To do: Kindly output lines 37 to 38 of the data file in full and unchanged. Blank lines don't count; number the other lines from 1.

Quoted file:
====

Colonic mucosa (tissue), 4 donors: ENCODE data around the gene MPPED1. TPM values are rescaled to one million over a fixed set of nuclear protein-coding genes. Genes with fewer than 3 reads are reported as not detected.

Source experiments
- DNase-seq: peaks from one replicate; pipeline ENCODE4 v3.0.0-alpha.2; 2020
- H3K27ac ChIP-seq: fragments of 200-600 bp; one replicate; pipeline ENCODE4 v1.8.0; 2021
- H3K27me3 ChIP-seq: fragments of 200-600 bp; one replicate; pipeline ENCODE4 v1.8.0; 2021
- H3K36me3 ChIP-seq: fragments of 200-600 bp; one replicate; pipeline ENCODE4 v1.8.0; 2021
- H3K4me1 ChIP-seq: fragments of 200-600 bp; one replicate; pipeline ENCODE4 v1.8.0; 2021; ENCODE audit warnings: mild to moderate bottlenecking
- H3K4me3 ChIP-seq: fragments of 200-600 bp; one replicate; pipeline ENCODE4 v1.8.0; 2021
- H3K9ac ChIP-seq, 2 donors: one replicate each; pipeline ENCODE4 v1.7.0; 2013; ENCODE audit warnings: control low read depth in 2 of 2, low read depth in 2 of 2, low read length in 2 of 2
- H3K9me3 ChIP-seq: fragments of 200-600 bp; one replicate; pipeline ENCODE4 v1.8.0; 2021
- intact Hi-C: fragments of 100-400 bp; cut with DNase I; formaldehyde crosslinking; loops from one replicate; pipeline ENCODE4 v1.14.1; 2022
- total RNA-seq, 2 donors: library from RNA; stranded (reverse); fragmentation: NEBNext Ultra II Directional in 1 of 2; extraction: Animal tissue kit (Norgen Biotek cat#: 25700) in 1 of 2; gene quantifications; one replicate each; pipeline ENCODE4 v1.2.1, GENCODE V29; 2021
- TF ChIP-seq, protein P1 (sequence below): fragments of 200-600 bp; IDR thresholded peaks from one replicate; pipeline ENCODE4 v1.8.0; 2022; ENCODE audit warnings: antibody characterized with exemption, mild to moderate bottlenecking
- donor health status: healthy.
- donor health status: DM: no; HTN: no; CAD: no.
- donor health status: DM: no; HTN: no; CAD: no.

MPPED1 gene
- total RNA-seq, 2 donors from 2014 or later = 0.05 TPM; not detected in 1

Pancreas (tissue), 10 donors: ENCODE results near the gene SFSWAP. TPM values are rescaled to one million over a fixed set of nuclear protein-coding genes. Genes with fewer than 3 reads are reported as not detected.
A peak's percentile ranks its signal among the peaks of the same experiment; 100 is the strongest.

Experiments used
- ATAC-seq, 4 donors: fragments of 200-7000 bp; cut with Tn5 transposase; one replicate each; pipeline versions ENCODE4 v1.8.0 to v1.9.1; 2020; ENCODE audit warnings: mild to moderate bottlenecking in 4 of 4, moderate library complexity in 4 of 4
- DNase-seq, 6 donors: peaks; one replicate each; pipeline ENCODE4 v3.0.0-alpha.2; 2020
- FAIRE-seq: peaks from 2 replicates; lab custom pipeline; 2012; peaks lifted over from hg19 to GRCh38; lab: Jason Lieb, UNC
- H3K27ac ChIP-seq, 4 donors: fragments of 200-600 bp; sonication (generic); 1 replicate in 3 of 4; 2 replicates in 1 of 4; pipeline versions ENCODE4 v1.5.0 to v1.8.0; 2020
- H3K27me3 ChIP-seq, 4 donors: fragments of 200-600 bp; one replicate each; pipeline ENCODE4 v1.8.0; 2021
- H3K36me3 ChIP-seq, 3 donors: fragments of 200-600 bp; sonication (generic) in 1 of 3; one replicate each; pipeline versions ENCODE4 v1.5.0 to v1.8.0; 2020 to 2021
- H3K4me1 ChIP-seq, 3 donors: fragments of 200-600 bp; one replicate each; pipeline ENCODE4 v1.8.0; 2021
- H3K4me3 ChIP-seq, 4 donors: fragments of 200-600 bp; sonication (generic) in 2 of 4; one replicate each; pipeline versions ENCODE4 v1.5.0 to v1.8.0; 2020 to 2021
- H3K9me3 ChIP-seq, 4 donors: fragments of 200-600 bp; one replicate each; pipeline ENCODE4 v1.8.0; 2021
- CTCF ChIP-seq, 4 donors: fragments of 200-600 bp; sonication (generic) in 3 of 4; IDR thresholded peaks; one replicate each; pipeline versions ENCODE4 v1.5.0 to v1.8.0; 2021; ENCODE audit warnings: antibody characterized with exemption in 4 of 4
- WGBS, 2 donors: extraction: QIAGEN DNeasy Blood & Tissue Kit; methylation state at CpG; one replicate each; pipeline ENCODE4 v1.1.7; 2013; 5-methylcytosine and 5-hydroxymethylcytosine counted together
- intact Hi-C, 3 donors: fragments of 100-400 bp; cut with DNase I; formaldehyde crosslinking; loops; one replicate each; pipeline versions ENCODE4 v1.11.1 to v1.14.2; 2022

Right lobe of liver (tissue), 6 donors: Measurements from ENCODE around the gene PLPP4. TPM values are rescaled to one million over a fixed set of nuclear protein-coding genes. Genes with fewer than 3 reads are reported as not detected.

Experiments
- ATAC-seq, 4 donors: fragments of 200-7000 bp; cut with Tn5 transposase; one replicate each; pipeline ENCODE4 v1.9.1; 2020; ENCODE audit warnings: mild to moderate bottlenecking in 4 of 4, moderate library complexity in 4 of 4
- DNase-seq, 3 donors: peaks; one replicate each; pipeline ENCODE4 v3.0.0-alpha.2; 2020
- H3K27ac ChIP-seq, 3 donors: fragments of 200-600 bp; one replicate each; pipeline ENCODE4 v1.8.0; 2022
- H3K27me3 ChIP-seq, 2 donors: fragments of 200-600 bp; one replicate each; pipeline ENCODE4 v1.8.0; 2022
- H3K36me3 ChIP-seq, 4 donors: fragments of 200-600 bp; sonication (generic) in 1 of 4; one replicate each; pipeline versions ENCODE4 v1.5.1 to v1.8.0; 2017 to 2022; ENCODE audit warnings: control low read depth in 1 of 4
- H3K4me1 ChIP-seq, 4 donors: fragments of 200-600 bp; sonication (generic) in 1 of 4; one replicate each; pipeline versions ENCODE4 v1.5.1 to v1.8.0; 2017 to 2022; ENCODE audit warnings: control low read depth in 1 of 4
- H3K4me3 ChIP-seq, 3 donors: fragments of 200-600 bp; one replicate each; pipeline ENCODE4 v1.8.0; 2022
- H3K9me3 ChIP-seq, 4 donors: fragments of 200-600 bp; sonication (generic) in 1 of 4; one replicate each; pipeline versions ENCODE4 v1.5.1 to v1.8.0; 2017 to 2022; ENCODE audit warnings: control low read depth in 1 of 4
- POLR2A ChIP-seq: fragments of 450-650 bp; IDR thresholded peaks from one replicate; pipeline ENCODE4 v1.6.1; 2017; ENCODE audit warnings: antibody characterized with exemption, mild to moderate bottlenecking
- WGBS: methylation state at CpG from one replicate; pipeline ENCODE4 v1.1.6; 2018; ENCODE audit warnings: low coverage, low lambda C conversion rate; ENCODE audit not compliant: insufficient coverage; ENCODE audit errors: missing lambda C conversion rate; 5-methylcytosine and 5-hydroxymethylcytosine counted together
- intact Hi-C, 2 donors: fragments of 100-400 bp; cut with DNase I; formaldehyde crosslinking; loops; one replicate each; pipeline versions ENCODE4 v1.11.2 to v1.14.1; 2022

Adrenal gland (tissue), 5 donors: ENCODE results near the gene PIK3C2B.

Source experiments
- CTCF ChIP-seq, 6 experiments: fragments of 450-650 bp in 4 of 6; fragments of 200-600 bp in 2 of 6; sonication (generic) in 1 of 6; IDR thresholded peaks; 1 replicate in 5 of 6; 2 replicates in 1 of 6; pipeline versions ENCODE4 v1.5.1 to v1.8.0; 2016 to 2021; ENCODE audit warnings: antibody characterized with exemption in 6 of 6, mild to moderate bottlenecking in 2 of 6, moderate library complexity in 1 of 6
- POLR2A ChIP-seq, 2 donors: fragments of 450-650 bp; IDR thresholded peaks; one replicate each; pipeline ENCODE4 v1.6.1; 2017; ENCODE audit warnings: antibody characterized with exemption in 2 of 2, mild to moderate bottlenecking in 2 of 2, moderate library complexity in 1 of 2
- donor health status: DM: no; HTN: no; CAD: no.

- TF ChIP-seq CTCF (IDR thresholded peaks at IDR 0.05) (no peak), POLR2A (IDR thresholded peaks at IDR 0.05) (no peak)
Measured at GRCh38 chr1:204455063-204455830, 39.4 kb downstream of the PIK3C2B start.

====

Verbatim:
- DNase-seq, 3 donors: peaks; one replicate each; pipeline ENCODE4 v3.0.0-alpha.2; 2020
- H3K27ac ChIP-seq, 3 donors: fragments of 200-600 bp; one replicate each; pipeline ENCODE4 v1.8.0; 2022